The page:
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Suzhou thriller a smash hit

By SHI FUTIAN | China Daily | Updated: 2023-05-23 09:53
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Team China competes against South Korea during the final match at the BWF Sudirman Cup at the Suzhou Olympic Sports Center on Sunday. WEI XIAOHAO/CHINA DAILY

Last week's action marked the first time many international players had returned to China since the pandemic.

The foreign stars enjoyed a warm welcome from fans in Suzhou — none more so than world No 1 Axelsen. The Dane, who speaks fluent Mandarin, sustained a left hamstring injury during a quarterfinal match and subsequently withdrew from the tournament. His silver lining was the support and best wishes he received from Chinese fans.

"I'm on my way home at the airport, and I want to express my thanks to all the Chinese fans who have been supporting me. There were so many Chinese fans cheering for me at the venue, hotel and online. I'm so happy to return to China to play. I hope the next time I can play more matches in China, and I hope I can recover as soon as possible," Axelsen said in a video posted on his Weibo account.

Pusarla V. Sindhu of India was also impressed by the atmosphere in Suzhou.

"This is the first time after a long time for me to come to China. I think the facilities here are very good and I can feel the enthusiasm of the crowds, which are fantastic. And here we have a really big stadium. I'm happy to be back in China again," Sindhu told reporters.

Organizers ratcheted up the feel-good factor by hosting a series of retirement ceremonies for people who have forged careers in badminton. Chen Long, the 2016 Rio Olympic gold medalist, was among the players to be honored.

"I decided to end my badminton career here at the Sudirman Cup. It was not an easy decision, and it was hard for me to say goodbye. Right now, I'm pretty emotional. I want to thank Team China, my family and all the fans. The 17 years I spent in the national team was the best time of my life," said Chen Long.

"I want to share my experience with the younger generation of players. I hope the young Team China can continue to blossom, and I will keep contributing to this sport."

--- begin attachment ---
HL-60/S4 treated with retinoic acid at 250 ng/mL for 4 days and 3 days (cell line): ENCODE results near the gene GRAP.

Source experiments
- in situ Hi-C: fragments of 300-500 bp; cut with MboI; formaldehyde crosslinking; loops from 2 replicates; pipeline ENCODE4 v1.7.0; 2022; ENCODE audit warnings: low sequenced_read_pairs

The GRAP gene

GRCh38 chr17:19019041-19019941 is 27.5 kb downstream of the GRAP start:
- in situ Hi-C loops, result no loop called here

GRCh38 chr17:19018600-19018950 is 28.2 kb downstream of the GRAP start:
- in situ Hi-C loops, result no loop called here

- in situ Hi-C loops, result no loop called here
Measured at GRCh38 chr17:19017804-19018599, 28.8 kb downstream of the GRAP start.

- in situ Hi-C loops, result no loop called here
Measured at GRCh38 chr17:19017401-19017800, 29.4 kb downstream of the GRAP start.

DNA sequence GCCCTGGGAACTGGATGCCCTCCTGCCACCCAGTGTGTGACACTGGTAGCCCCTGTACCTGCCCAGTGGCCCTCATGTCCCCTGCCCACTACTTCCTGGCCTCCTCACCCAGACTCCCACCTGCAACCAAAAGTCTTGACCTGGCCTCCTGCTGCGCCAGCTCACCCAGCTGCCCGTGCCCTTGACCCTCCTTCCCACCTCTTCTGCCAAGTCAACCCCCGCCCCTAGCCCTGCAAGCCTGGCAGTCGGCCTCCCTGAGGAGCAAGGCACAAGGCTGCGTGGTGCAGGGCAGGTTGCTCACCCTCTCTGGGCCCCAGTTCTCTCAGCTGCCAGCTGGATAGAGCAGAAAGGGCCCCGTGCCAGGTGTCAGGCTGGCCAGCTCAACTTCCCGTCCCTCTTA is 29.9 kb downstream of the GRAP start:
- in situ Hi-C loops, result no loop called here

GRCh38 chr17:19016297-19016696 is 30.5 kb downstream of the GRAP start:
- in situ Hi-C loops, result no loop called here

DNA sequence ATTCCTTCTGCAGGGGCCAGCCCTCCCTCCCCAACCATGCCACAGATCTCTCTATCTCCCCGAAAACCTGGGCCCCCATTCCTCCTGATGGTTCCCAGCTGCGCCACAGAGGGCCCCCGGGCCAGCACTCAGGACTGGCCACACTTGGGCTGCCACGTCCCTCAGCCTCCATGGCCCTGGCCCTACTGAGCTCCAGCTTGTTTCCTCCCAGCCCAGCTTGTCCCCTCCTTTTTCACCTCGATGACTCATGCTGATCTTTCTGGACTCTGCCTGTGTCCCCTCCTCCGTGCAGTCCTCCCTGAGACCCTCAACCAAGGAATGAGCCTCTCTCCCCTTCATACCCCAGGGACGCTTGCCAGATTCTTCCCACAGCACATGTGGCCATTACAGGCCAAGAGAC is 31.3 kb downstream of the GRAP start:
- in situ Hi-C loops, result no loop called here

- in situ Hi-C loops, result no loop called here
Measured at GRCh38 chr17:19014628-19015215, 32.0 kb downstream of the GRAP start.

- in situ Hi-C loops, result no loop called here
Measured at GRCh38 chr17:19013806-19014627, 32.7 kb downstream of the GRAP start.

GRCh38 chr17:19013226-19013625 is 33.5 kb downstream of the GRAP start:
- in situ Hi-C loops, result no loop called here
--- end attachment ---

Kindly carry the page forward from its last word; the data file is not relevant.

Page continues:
Organizers excel

To ensure the world's elite badminton aces enjoyed the best possible competition and living environment, local organizers pulled out all the stops.

Feng Tao, an official of the Suzhou Olympic Sports Center, said ensuring the courts were of the highest quality was a priority.

"For instance, the gap between any two pieces of wood flooring under the courts should not exceed one millimeter. Amateur players would probably not notice the difference, but the pros are very sensitive to the quality of the courts," Feng told media.

"After we finished preparing the courts, we asked players to train on them, and then we made adjustments based on their feedback. We made sure they enjoyed the best courts."

Shuttlecocks are sensitive to even the slightest current of air, so ensuring the correct conditions inside the venue was another task that required extreme precision and care. Air-conditioning vents were, therefore, installed under the seats in the stands.

The lights inside the venue were also state of the art. Feng explained that providing players with the correct illumination level (measured in lux) was crucial.

"Usually in training venues, the lights are just 500 lux, but in our venue the lights reach 1,800 lux. Also, we have to ensure the lights are shadow-less, so the players aren't affected by the lights and can focus on their matches," Feng added.

About 300 volunteers, mostly local university students, served at the Sudirman Cup. From translators to guides, the volunteers provided players, media and all participants with comprehensive help.

"We all know that the Sudirman Cup is the world's top badminton competition, and we have players and fans from all over the world gathered here. As volunteers, we represent not just ourselves but also the image of the city," said volunteer Fan Wenjie.

A number of promotional badminton events were staged on the sidelines of the tournament. One highlight of these activities was the visit of star Chinese players Huang Dongping, Chen Qingchen and Shi Yuqi to local primary and middle schools to interact with and coach students.

"Badminton has a huge fan base in China, especially among young people. Through these activities, we hope our champions can pass on their values and spirit to the next generation and enrich their lives," said Xia Xuanze, a vice-president of the Chinese Badminton Association.

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